David and Eva Sheingold, outside the Gothenburg Synagogue
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David and Eva Sheingold, outside the Gothenburg Synagogue. Credit: Phelan Chatterjee/Sveriges Radio
The Gothenburg Synagogue
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The Gothenburg Synagogue. Credit: Phelan Chatterjee/Sveriges Radio
Thomas will be joining a counter-rally.
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Thomas will be joining a counter-rally. Credit: Phelan Chatterjee/Sveriges Radio
A poster advertising a counter-rally called 'Gothenburg against Nazism'.
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A poster advertising a counter-rally called 'Gothenburg against Nazism'. Credit: Phelan Chatterjee/Sveriges Radio
Priest Lisa Westberg is organising a counter-rally in which poets and authors will read famous anti-Nazi texts.
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Priest Lisa Westberg is organising a counter-rally in which poets and authors will read famous anti-Nazi texts. Credit: Phelan Chatterjee/Sveriges Radio

Neo-Nazi march sparks painful memories among Gothenburg Jews

Eva Sheingold: This Yom Kippur, we have to stay in the synagogue all day
8:16 min

Gothenburg is preparing for a march by the neo-Nazi Nordic Resistance Movement (NRM) this Saturday, which coincides with the annual book fair, as well as Yom Kippur, the holiest day of the Jewish calendar.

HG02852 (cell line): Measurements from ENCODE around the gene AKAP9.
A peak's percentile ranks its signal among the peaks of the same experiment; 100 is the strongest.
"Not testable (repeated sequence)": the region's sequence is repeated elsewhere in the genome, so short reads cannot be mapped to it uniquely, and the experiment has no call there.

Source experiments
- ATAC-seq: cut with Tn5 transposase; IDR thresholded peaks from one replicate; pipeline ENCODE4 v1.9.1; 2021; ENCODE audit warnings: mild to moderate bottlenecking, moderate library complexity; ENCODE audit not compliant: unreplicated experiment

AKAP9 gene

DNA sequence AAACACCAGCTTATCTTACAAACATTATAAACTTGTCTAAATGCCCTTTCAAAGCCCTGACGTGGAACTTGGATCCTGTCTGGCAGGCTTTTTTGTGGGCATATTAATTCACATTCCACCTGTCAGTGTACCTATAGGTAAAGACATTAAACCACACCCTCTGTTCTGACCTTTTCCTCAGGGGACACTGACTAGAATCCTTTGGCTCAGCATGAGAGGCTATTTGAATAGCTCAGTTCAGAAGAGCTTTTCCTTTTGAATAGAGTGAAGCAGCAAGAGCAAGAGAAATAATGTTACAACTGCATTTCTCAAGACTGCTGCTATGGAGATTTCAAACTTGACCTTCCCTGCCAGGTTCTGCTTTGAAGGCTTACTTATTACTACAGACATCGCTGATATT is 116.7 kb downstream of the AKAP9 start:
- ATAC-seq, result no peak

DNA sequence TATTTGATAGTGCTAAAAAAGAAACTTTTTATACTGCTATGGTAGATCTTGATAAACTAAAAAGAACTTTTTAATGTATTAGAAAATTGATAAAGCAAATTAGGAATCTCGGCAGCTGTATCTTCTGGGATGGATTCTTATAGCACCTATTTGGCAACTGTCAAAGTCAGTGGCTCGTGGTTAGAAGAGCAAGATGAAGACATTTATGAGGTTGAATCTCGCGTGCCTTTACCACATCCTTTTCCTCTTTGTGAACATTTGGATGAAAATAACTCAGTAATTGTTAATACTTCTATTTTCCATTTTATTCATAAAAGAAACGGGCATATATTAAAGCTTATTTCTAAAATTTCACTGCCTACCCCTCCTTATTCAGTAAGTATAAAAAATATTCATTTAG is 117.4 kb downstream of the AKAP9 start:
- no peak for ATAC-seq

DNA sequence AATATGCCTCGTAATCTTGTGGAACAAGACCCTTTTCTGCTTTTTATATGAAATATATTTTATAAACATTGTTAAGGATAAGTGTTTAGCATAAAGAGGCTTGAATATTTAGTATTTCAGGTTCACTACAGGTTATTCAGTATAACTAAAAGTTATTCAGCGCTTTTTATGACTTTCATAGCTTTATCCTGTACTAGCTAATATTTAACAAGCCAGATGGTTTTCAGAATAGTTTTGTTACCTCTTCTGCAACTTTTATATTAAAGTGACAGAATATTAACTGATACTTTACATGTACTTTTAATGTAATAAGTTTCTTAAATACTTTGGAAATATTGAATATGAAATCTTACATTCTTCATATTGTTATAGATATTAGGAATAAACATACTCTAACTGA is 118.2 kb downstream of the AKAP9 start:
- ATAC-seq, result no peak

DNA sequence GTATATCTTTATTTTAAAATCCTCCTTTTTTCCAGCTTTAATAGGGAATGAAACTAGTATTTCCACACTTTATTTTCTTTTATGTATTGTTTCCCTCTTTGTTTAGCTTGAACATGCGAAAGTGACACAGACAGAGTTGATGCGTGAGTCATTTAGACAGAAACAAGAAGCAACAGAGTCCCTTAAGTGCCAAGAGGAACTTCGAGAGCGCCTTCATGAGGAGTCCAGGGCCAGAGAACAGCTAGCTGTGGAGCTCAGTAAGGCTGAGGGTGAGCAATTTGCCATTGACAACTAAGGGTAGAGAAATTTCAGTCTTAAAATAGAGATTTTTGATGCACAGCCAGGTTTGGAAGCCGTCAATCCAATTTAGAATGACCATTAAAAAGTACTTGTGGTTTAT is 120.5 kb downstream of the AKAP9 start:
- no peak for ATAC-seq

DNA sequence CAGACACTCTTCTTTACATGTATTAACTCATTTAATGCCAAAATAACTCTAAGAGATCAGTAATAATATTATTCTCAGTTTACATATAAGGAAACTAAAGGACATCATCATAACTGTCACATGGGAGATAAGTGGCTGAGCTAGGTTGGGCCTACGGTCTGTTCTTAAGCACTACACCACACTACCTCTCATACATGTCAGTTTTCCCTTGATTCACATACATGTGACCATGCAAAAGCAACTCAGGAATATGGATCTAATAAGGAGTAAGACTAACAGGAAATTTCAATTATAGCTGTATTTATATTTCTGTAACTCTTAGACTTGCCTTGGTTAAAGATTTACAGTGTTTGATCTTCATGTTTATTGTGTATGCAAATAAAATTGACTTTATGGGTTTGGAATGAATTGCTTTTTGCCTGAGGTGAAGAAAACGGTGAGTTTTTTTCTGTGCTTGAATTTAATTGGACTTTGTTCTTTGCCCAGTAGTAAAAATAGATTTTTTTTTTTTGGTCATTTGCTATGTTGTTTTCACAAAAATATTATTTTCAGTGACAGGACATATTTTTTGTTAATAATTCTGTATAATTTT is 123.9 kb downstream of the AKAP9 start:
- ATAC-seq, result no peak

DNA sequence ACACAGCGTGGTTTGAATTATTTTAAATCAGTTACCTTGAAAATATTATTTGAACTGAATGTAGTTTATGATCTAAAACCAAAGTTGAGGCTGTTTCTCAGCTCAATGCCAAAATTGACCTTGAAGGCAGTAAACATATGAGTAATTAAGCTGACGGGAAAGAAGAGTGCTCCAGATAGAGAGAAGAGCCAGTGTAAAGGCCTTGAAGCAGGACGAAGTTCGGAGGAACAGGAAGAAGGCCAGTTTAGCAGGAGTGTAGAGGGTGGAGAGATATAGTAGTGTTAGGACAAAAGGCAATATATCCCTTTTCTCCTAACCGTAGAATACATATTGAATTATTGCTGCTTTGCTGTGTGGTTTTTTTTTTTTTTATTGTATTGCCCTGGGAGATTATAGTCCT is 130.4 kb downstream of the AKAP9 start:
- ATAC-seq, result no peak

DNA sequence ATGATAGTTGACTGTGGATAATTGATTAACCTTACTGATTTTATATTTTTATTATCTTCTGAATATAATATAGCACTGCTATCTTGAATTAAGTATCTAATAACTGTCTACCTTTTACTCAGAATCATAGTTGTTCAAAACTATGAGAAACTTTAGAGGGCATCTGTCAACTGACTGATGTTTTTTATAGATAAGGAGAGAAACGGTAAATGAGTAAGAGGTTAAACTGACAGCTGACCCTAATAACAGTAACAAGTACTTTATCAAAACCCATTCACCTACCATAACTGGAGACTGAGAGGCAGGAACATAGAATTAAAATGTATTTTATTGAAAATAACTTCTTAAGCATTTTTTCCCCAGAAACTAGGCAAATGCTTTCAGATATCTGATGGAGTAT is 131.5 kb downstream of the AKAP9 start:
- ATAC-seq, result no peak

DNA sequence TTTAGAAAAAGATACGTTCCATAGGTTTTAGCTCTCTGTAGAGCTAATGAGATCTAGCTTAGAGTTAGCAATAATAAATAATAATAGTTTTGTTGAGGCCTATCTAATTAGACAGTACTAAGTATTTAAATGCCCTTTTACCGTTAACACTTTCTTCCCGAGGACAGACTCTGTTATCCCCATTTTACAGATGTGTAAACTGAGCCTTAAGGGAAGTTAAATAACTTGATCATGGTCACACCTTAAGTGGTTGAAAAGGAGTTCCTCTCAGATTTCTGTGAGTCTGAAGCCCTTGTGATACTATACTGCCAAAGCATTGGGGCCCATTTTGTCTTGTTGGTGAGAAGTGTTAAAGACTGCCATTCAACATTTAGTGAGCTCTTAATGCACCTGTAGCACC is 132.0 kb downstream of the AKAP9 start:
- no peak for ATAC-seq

The NRM seeks to put an end to democracy and immigration, repatriate foreigners and remove LGBTQ rights. They also deny the Holocaust and propagate the myth of global Jewish domination.

Last winter, three men with links to the NRM carried out bomb attacks in Gothenburg – two of which were aimed at refugee housing. Radio Sweden found that Saturday's march is causing worry among the local Jewish community.

The fact they are going to march on Yom Kippur on Saturday is appalling. This is exactly what the Nazis did in Germany. In our congregation we have many members who are survivors.

Eva Sheingold, who works for the Jewish Congregation in Gothenburg, explained that the congregation usually takes regular walks through the city during Yom Kippur, in between prayer sessions. This year, they will be staying indoors, due to the march.

A number of people in the path of the march told Radio Sweden they would be joining counter-protests. "For the first time I think I'll join in," said Afraz, a local resident. "I'm a non-political person, but this is about my city, my family and the people around."

There were also fears of violence coming from anti-Nazi protesters and the far-left. Priest Lisa Westberg, an organiser of 'Words for resistance and humanity', a counter-rally in which authors and poets will be reading famous anti-racist texts, said she was urging people to keep counter-protests peaceful.

Our journalism is based on credibility and impartiality. Swedish Radio is independent and not affiliated to any political, religious, financial, public or private interests.
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